Tyler Perry (Photo: Steve Granitz / WireImage/ Getty Images) and a young Oscar Micheaux (Photo: Wikimedia)

In all honesty, Tyler Perry is a fine actor, though his real forte (aside from surreal drag roles) is playing droll, professional straight men, whether as the defense lawyer in David Fincher’s Gone Girl or as the slightly unconventional love interest in his own (otherwise pretty bad) The Single Moms Club. That’s a nice way of saying that the actor-producer-director-playwright-screenwriter-magnate-shampoo-bodywash tends to miscast himself. So it’s with a mix of joy and trepidation that we at The A.V. Club greet the news that Perry has been attached to star as Oscar Micheaux in an upcoming project for HBO Films. Conceptually, the casting is almost a little too perfect: Micheaux, the most prominent producer of what were once called “race films” (a forgotten part of American culture that this website looked into earlier this year), was a jack-of-all-trades of all-black melodrama, part of a generation of multi-hyphenates and entrepreneurs who sought to create entertainment for the burgeoning, underserved audiences of pre-Depression black, urban America.

Lobby card for The Gunslaus Mystery, a lost 1921 film by Micheaux based on the trial and lynching of Leo Frank. (Photo: Smith Collection / Gado / Getty Images)

His biography reads like a Mr. Freedom résumé of the early 20th century black experience in America. The son of former slaves, Micheaux came to Chicago in the days of the Great Migration; worked as a Pullman porter, a stockyard worker, and a shoeshine; tried his hand at being a homesteader in an all-white rural community; became a book publisher and prolific novelist; wrote journalism for The Chicago Defender, the era’s African-American newspaper or record; and ultimately set up his own film production company, which brought him into contact with everyone from numbers kingpins to cultural luminaries, including Paul Robeson, who made his film debut in Micheaux’s 1925 film Body And Soul. In many ways, he’s more fascinating as a historical figure than as a filmmaker (many of his films are lost, and of the ones that survive, quite a few are very bad) and though he’s been the subject of multiple documentaries and biographies and even had his face on a postage stamp, he’s never gotten the biopic treatment.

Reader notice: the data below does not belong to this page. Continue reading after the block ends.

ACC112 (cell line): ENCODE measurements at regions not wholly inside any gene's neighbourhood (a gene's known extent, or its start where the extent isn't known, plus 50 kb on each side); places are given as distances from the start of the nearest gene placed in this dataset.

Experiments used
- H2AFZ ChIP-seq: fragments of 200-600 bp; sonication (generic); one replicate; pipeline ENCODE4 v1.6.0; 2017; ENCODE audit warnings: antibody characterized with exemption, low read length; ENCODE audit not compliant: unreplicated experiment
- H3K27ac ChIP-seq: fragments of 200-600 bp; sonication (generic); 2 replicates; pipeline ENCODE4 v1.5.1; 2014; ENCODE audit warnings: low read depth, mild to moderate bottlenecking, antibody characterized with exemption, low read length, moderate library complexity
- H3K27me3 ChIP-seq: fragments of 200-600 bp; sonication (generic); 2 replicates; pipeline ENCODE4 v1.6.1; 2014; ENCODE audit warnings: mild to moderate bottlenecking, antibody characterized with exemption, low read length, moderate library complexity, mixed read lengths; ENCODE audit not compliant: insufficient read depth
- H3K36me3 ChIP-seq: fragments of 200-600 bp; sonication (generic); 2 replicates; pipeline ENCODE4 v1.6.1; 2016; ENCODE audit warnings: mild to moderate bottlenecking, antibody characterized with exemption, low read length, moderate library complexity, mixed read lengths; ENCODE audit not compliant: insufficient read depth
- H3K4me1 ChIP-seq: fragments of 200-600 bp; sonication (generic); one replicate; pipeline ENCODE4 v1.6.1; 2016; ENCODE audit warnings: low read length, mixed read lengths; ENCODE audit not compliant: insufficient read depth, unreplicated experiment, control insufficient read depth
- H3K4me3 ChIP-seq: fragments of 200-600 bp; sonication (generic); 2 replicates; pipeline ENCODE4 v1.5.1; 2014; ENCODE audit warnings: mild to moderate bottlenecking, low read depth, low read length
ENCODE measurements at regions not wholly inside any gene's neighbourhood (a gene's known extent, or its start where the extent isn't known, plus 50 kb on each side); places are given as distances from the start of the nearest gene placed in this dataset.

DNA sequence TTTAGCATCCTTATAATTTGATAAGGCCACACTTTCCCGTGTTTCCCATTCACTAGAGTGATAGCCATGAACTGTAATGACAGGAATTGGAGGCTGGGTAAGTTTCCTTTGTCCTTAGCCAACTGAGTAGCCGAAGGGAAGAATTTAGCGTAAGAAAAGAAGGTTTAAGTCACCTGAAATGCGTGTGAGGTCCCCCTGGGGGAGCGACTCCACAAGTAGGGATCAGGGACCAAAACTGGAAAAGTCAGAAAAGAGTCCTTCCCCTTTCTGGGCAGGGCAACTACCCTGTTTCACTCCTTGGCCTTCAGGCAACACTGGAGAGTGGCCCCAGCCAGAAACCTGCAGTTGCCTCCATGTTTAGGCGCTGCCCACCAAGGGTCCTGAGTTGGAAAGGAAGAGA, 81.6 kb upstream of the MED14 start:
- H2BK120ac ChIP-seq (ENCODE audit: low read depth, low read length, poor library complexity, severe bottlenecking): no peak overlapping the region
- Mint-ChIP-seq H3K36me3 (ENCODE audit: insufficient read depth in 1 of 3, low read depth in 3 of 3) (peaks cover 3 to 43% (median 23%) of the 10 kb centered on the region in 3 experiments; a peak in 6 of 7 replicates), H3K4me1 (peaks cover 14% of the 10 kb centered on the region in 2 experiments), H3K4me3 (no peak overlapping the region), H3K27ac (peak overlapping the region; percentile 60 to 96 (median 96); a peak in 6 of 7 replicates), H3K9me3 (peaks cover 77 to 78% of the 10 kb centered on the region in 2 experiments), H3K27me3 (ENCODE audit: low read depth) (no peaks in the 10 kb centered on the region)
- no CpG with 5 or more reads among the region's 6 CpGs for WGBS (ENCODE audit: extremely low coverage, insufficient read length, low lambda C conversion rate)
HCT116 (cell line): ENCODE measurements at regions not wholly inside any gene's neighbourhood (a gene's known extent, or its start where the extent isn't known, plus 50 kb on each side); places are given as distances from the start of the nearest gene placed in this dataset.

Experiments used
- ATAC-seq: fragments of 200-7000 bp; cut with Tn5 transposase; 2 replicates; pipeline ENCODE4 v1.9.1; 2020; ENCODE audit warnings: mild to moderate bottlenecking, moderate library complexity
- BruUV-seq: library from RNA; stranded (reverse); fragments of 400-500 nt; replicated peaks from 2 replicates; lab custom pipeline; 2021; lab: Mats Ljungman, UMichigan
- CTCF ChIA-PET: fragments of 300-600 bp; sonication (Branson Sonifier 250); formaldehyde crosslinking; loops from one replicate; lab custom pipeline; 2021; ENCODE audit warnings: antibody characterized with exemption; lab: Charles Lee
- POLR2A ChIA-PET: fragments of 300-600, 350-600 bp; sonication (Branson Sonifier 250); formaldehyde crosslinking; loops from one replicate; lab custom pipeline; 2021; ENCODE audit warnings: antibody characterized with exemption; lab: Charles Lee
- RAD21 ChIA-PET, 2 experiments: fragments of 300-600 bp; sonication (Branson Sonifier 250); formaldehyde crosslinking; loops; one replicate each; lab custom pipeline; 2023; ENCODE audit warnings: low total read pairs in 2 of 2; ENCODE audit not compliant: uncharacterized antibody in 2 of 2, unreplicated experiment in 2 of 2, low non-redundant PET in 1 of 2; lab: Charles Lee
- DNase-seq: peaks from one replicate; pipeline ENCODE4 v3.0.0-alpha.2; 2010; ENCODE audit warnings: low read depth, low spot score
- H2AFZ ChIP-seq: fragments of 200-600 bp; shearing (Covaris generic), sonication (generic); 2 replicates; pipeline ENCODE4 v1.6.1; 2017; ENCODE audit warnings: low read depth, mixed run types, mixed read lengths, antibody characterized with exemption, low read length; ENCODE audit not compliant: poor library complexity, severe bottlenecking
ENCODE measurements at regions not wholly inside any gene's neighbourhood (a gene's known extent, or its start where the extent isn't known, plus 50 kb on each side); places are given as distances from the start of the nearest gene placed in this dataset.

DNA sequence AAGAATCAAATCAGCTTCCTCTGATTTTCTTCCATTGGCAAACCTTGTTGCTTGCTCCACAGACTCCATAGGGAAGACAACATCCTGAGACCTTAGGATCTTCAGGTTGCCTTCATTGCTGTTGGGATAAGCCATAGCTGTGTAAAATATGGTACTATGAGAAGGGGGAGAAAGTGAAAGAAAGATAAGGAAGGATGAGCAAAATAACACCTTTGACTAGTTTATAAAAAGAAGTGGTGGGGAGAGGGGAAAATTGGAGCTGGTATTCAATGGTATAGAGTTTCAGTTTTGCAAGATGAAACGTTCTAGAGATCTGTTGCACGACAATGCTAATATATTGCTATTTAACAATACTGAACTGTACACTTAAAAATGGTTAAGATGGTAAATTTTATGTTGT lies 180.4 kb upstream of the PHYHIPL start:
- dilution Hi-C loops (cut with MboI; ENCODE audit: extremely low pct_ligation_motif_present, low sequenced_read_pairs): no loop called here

As Variety reports, the as-of-yet-untitled project is based on Patrick McGilligan’s 2007 book Oscar Micheaux, The Great And Only: The Life of America’s First Black Filmmaker and will cover most of Micheaux’s life. Charles Murray, a writer and executive producer for Luke Cage and Sons Of Anarchy, will be writing the script; Perry will also be one of the executive producers of the project, but does not plan to direct.